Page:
A ruling by the Swiss Supreme Court appears to have nixed any chance for the South African star to defend her title in her signature event at the Tokyo Olympics next summer.
Caster Semenya of South Africa, the two-time Olympic track champion with a rare genetic condition that significantly elevated her testosterone levels, on Tuesday lost what appeared to be her final appeal to compete at 800 meters, her signature event, at the postponed Tokyo Olympics next summer. Semenya’s natural testosterone levels are far above the standard female range.
The ruling by the Swiss Supreme Court was a victory for World Athletics, track’s governing body, in a highly charged case about biological sex, gender identity, and fair play. The organization had passed regulations in 2018 stating that intersex athletes who have a disorder of sexual development and have both X and Y chromosomes, the standard male pattern, would have to lower their testosterone levels to keep competing in women’s events from the quarter-mile to the mile, which combines speed and endurance.
(CNN)Double Olympic 800m champion Caster Semenya is turning her attention to the shorter 200m sprint event in a last-ditch attempt to qualify for the 2020 Tokyo Games.
Caster Semenya wins court battle in her fight to run without hormone suppressants
Caster Semenya won an interim ruling in her battle against the IAAF when the Swiss supreme court ordered athletics’ governing body to suspend its testosterone rules on Monday, raising the prospect of her competing at the world championships without having to take hormone suppressing medication.
The ruling temporarily lifts the contentious rules, at least until the IAAF responds with arguments to the supreme court, known as the Swiss Federal Tribunal, to restore the regulations. The IAAF has until June 25 to do that.
Should the IAAF fail to overturn the ruling, the regulations will remain suspended until Semenya’s full appeal is heard by a panel of Swiss federal judges. That could take up to a year or more, meaning the 28-year-old South African might be cleared to run unrestricted in her favored event in remaining Diamond League meetings and the worlds in Doha, Qatar, in September and October.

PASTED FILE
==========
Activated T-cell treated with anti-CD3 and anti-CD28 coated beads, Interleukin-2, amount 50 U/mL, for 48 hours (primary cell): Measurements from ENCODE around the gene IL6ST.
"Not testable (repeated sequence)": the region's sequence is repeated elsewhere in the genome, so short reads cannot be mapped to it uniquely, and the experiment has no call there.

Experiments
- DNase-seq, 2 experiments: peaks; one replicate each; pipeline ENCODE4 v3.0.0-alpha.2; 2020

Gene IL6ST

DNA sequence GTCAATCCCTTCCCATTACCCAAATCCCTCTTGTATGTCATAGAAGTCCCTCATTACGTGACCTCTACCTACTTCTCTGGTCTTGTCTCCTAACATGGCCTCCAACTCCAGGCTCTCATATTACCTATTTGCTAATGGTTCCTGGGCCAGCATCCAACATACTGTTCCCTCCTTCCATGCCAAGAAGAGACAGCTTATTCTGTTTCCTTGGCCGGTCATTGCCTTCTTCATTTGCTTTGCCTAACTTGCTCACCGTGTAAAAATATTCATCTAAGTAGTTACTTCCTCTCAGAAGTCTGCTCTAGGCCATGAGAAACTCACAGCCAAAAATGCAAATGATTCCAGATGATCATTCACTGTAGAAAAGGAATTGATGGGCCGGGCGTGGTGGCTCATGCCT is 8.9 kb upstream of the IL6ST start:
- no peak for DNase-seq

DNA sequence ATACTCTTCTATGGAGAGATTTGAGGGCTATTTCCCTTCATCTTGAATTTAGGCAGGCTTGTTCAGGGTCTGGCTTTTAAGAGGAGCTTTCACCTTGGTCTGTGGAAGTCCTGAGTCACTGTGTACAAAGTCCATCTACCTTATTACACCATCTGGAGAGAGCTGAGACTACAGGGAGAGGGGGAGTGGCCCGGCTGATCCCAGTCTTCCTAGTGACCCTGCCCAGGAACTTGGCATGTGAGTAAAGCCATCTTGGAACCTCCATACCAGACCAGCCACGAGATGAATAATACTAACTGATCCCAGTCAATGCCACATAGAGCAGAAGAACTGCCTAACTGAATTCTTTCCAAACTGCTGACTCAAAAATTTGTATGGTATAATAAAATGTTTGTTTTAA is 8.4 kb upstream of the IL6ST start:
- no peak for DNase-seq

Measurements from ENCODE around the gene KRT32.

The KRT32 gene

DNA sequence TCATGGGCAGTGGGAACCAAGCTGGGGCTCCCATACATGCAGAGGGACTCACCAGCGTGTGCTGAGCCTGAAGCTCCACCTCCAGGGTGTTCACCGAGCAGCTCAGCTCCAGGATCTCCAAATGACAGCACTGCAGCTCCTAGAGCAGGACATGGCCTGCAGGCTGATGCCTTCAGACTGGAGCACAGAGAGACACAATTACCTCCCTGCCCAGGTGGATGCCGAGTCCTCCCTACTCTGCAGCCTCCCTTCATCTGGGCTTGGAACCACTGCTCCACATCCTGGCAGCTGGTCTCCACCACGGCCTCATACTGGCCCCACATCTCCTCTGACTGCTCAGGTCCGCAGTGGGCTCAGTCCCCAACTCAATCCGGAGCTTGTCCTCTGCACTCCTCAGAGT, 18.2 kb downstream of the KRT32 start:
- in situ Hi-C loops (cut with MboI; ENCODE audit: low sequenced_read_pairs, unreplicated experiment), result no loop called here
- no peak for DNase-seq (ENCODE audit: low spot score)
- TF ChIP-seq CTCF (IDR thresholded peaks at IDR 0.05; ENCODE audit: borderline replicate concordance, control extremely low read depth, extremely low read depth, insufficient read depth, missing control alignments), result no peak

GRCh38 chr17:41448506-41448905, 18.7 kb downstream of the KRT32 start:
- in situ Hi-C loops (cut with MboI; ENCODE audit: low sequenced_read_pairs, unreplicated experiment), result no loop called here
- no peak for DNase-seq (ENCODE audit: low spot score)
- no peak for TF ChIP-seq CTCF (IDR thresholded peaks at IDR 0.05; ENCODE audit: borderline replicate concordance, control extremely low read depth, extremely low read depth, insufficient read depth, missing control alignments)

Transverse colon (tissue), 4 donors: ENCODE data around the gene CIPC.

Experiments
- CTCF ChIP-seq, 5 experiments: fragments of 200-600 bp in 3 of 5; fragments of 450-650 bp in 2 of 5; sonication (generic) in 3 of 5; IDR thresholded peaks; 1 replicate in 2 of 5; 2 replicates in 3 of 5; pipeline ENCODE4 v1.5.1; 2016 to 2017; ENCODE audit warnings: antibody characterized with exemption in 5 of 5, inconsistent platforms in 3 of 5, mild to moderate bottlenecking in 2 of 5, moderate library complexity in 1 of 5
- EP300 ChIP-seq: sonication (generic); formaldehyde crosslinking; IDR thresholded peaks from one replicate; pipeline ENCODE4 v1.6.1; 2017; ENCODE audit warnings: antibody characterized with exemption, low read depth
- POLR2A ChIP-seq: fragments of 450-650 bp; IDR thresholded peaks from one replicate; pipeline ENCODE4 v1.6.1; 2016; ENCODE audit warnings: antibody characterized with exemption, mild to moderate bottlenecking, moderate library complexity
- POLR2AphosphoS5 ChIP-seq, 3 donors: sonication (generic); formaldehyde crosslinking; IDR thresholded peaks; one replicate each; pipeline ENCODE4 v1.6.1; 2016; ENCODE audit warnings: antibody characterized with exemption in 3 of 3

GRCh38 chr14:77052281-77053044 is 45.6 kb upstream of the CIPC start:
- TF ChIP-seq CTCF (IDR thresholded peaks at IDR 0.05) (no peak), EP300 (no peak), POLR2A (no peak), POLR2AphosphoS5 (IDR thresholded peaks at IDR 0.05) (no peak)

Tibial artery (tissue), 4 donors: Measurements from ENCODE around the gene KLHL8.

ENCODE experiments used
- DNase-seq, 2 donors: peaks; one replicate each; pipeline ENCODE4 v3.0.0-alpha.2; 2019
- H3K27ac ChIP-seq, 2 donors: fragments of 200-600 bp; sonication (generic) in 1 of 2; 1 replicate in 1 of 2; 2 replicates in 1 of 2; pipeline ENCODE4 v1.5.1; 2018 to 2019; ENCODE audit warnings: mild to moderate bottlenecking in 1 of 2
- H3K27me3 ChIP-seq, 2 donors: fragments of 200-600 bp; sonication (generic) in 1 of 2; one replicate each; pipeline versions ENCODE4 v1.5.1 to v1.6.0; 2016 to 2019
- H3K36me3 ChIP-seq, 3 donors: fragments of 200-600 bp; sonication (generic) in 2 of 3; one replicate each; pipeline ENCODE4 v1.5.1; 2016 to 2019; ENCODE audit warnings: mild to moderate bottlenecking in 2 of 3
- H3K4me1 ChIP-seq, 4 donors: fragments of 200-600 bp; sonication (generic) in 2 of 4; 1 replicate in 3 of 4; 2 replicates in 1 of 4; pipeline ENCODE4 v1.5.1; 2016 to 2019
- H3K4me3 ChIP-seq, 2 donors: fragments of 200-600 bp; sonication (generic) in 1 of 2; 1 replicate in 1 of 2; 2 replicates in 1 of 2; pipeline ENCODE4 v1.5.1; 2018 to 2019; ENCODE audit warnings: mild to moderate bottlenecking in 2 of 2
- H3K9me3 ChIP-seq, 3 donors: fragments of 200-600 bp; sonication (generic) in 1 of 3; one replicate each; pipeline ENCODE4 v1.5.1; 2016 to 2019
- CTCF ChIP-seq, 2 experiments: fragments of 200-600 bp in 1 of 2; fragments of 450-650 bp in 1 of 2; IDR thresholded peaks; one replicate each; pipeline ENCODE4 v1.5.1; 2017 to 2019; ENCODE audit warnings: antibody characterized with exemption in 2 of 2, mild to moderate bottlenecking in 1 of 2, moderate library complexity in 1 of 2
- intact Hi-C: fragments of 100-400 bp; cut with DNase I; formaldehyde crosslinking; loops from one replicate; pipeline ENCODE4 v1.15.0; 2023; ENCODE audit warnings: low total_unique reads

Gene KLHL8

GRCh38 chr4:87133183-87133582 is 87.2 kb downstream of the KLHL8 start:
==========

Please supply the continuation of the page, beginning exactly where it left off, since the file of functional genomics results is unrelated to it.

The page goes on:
2. IAAF NEW ELIGIBILITY REGULATIONS FOR FEMALE CLASSIFICATION (As of 2018)
Record in a Restricted Event at a competition that is not an International Competition):
(a) she must be recognized at law either as female or as intersex (or equivalent);
(b) she must reduce her blood testosterone level to below five (5) nmol/L for a continuous
period of at least six months (e.g., by use of hormonal contraceptives); and
(c) thereafter she must maintain her blood testosterone level below five (5) nmol/L
continuously (ie: whether she is in competition or out of competition) for so long as she
wishes to remain eligible.
These new Regulations, approved by the IAAF Council in March, will come into effect from 1 November 2018 and replace the previous Regulations Governing Eligibility of Females with Hyperandrogenism to Compete in Women’s Competition, which no longer apply anywhere in the sport.
“We want athletes to be incentivised to make the huge commitment and sacrifice required to excel in the sport, and to inspire new generations to join the sport and aspire to the same excellence,” said IAAF President Sebastian Coe.
As the International Federation for our sport we have a responsibility to ensure a level playing field for athletes. Like many other sports we choose to have two classifications for our competition – men’s events and women’s events. This means we need to be clear about the competition criteria for these two categories.
Our evidence and data show that testosterone, either naturally produced or artificially inserted into the body, provides significant performance advantages in female athletes. The revised rules are not about cheating, no athlete with a DSD has cheated, they are about levelling the playing field to ensure fair and meaningful competition in the sport of athletics where success is determined by talent, dedication and hard work rather than other contributing factors.”
Most females (including elite female athletes) have low levels of testosterone circulating naturally in their bodies (0.12 to 1.79 nmol/L in blood); while after puberty the normal male range is much higher (7.7 – 29.4 nmol/L). No female would have serum levels of natural testosterone at 5 nmol/L or above unless they have DSD or a tumor. Individuals with DSDs can have very high levels of natural testosterone, extending into and even beyond the normal male range.